Making the decision: Choosing MAGIC for midaortic syndrome

PHOTO COURTESY OF THE RICE FAMILY/PHOTOS BELOW BY SOPHIE FABBRI AT BOSTON CHILDREN’S HOSPITAL

Several years ago, the Rice family wouldn’t have imagined that they would be traveling some 2,000 miles across the country for care. But after their youngest son, Quinn, was diagnosed with midaortic syndrome, they knew they had to make the trip. In this rare but serious condition, the part of the aorta (the heart’s largest blood vessel) that runs through the chest and abdomen is narrow, leading to reduced blood flow. Midaortic syndrome can cause dangerously high blood pressure and can be life threatening if left untreated.

Quinn’s local nephrologist in Utah had been successfully managing his blood pressure with medication. When medical treatment could no longer control his rising blood pressure, a series of recommendations and referrals brought him and his parents, Yasemin and Aaron, to the Midaortic Syndrome and Renovascular Hypertension Center at Boston Children’s Hospital. “It seemed daunting to be that far from home,” says Yasemin. “But we knew that it was the right choice.”

boy with midaortic syndrome and his surgeon
Quinn visits with Dr. Kim

Practicing patience

The decision to come to Boston was made easier when the Rices learned that Quinn was eligible for Mesenteric Artery Growth Improves Circulation (MAGIC). Developed at Boston Children’s, this surgical procedure bypasses the aorta by using the mesenteric arteries (the arteries that supply blood to the intestines) rather than prosthetic graft material. This can help prevent the need for future graft replacement procedures because the child’s arteries will naturally grow as they get older.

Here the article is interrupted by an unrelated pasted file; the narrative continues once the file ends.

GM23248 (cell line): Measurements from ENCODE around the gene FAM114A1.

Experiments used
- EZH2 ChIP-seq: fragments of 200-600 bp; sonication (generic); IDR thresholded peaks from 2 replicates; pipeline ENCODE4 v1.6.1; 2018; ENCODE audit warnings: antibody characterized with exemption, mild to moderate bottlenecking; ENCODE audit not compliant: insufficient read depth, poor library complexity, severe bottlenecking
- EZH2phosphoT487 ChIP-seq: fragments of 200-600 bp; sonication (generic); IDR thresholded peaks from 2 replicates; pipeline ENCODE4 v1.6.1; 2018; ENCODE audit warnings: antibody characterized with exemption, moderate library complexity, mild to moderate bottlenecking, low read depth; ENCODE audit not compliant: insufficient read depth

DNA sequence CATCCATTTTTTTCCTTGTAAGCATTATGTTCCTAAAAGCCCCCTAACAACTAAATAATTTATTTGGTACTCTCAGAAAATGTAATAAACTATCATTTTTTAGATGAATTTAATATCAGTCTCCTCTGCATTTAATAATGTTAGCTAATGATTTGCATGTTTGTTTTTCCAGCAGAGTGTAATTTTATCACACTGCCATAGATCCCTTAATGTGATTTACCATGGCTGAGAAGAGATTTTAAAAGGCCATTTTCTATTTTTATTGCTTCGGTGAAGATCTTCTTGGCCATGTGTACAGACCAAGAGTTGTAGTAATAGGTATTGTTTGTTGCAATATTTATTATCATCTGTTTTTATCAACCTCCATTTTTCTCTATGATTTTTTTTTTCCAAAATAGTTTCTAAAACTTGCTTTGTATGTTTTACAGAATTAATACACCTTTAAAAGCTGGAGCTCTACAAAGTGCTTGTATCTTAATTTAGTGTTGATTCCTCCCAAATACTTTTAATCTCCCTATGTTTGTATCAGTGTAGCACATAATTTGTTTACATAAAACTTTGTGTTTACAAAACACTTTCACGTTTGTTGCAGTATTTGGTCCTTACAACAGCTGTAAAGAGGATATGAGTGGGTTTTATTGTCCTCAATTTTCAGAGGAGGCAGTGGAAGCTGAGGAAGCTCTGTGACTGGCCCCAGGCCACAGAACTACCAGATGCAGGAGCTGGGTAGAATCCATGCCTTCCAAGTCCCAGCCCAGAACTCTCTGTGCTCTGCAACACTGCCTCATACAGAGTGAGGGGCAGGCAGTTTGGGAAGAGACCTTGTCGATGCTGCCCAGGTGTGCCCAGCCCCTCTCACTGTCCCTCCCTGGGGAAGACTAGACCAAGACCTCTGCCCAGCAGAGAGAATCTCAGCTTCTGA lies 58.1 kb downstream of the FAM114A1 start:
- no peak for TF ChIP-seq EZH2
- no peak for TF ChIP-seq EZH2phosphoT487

The family appreciated that the procedure used Quinn’s own arteries. Yet the operation, which was performed by Dr. Heung Bae Kim and Dr. Khashayar Vakili, didn’t immediately quell their concerns. Although they knew that it could take time for Quinn’s blood pressure to decrease following surgery, his parents still felt a sense of trepidation. “I freaked out a little bit afterward because the improvements were so gradual,” Yasemin admits. “I just hoped we had made the right decision.”

little boy with midaortic syndrome lies on exam table
Quinn visits with his nephrologist, Dr. Michael Ferguson

A home run

Today, nearly two months after Quinn’s surgery, that patience has paid off. “His blood pressure now is right where it should be,” says Aaron. “We haven’t seen it this low in a long time.” The couple say they’re grateful for the resources that helped them better understand midaortic syndrome and its treatment, from the advanced imaging scans that Quinn’s clinicians shared with them, to the experiences of other kids with this rare condition. “It really helped to read stories by parents whose children have been through the same thing,” he explains.

They also found comfort during their stay at the Yawkey Family Inn. “Quinn loved to meet the other patients that were staying there and learning of their stories,” says Yasemin. “It was so cool to meet people from all over the country — and world — that were being treated in Boston.”

While Quinn, now 9 years old, is taking a break until he’s fully healed, he’s looking forward to playing basketball and snowboarding in the future. And he’s got two more reminders of his time in Boston: a Red Sox t-shirt gifted to him by nurse Linda Pengeroth and a Celtics shirt from Jonette Jean-Louis. “He loves those shirts,” laughs Yasemin. “He never wants to take them off.”

Learn about the Midaortic Syndrome and Renovascular Hypertension Center. Read Quinn’s story in his own words tomorrow.